On the keyboard view tab you can see the layout of the keyboard with you clip thumbnails above each of the keys, unprogrammed thumbnail keys appear black, to program (or RE-program) a key in the layout simply drag the thumbnail across from the clip DB panel onto the key thumbnail (or alternatively you can right click on the thumbnail in the Clip DB panel and select Add to keyboard and then press the key you want to assign it too), using this method you can fill you many layouts. You can also edit your clip assignments with the list view tab, clicking the edit tick box and altering the clip names, locations, patches, keys, etc.
On the bottom right of the keyboard control panel is a button to update your view of the clips in shown on the layout if you have changed patches or you can set it to update them automatically when changing patches by ticking the Autoview option.
The last window in SVi is the MIDI window. In SVi (currently) you can only TRIGGER CLIPS via midi. I will gloss over the midi aspect of SVi a little as it is currently a little underdeveloped and I don't have a midi device myself to test all the functions with.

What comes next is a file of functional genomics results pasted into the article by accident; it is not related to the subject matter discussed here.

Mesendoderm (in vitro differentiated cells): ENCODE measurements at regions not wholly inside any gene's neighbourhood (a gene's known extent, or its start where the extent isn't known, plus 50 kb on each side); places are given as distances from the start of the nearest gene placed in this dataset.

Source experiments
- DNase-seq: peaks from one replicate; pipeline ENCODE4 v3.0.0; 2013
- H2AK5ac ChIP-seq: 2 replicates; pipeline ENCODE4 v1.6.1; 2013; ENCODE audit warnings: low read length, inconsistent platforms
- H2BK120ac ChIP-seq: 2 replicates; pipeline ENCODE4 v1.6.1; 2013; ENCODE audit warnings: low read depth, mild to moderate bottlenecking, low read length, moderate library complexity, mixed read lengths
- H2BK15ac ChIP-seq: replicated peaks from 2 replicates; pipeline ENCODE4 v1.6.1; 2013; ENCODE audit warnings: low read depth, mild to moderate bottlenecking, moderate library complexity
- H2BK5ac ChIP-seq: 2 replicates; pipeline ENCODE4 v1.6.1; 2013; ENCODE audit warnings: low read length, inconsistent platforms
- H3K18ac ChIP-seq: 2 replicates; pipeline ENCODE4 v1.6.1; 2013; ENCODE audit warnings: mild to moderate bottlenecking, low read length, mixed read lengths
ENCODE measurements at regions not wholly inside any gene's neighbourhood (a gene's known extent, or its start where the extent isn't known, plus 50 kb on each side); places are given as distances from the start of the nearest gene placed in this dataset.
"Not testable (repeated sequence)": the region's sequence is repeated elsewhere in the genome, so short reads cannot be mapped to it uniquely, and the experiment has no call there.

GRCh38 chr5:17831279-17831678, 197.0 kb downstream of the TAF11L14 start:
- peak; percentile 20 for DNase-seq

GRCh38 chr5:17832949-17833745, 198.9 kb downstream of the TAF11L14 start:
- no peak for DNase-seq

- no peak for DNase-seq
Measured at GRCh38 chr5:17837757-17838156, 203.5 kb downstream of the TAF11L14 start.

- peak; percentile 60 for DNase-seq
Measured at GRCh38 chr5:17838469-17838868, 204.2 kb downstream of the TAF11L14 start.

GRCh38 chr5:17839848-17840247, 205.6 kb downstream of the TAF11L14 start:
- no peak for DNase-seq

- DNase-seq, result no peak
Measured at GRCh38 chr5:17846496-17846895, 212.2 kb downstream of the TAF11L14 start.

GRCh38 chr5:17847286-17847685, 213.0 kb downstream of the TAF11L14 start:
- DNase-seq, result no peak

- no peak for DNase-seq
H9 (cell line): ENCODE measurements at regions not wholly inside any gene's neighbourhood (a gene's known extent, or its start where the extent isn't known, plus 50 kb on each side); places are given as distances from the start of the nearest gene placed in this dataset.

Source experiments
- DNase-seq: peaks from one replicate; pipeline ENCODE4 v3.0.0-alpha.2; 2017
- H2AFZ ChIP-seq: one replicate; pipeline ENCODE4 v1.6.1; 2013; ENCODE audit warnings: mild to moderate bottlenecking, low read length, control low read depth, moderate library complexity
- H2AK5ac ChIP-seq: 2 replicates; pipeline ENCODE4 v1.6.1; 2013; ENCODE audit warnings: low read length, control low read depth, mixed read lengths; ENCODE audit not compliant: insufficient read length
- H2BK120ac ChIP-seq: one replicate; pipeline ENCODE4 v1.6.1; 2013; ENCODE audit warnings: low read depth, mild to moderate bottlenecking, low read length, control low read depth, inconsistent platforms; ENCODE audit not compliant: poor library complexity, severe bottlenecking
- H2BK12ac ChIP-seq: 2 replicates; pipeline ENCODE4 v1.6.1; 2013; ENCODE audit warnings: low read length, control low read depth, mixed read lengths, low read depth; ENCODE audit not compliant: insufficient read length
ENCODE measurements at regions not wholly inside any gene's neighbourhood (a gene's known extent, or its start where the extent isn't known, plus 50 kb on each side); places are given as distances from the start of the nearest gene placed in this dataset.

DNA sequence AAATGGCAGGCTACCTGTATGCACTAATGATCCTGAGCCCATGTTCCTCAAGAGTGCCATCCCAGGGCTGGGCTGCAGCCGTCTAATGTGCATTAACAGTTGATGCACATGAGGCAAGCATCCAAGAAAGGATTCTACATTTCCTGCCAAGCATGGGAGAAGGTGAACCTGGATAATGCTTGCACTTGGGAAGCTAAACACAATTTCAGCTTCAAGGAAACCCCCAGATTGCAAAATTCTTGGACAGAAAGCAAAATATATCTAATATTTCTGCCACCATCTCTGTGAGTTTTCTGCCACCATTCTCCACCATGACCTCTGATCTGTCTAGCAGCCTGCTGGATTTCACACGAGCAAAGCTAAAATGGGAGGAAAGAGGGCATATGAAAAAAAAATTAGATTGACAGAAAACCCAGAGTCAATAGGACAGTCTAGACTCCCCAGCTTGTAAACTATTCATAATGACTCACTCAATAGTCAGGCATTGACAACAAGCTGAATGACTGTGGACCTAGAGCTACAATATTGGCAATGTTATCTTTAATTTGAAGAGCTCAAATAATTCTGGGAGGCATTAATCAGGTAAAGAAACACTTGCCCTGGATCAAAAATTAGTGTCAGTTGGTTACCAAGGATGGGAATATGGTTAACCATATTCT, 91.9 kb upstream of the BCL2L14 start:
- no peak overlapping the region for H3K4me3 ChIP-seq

The first tab includes a drop down box of available midi data streams for you to select one of to control SVi (you can control it with midi capable software with software connectors like Hubi's loopback). Below are buttons to connect and disconnect the MIDI stream and a tick box to trace (view, display) the input into the window below. To assign clips to midi notes, you right click the thumbnail of the clip you wish to assign in the Clip DB window and select Add to MIDI from the drop down menu, you will then get a box asking you to specify the Patch, Channel and Note that you would like to assign the clip too. As with the keyboard the patch can be changed with keyboard (PC not midi) shortcuts, you can also have unlimited midi patches (numerically) that can be chaged from the MIDI window in list view tab which is the next tab. The list view which is VERY similar to the List view tab on the keyboard control window showing you the clips you have assigned to what MIDI notes and channels and allowing you to edit them.
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(c) MoRpH, 2003
[many thanks to morph... - chris]